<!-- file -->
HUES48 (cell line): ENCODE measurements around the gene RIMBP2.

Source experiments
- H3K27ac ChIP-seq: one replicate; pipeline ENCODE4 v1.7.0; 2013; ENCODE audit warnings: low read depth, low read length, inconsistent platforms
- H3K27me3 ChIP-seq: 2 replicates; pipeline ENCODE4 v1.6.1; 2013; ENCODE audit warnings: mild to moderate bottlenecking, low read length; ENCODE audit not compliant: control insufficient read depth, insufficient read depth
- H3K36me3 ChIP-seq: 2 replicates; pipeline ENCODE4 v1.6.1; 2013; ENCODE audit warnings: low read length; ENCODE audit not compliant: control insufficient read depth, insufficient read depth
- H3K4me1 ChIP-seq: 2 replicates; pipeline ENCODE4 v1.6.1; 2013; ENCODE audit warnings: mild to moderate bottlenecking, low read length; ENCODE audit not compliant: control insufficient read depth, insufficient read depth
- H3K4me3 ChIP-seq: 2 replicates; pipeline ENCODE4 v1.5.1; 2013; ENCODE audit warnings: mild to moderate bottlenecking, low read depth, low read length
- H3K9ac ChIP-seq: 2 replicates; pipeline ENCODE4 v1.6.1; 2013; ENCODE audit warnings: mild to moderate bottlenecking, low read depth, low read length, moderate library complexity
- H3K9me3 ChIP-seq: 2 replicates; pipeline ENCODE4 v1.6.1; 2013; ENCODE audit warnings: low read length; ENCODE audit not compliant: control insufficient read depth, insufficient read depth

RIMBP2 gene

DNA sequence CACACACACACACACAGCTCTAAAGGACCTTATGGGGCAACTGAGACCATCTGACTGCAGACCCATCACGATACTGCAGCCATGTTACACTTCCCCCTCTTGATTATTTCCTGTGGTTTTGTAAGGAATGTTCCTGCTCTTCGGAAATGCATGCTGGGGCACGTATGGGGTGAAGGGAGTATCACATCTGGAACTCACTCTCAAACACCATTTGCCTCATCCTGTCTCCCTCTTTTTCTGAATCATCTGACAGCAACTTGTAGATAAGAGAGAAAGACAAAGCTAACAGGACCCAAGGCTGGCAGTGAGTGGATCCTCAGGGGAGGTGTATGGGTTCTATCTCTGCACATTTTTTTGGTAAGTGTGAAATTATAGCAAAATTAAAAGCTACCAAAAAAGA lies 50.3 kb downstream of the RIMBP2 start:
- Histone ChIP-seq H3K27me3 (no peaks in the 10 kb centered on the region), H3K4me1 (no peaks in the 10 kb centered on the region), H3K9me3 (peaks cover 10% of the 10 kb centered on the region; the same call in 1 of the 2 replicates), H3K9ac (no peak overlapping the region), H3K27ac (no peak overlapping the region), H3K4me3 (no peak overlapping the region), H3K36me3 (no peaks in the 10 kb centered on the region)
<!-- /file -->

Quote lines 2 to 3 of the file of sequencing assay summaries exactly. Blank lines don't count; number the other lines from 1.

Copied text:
Source experiments
- H3K27ac ChIP-seq: one replicate; pipeline ENCODE4 v1.7.0; 2013; ENCODE audit warnings: low read depth, low read length, inconsistent platforms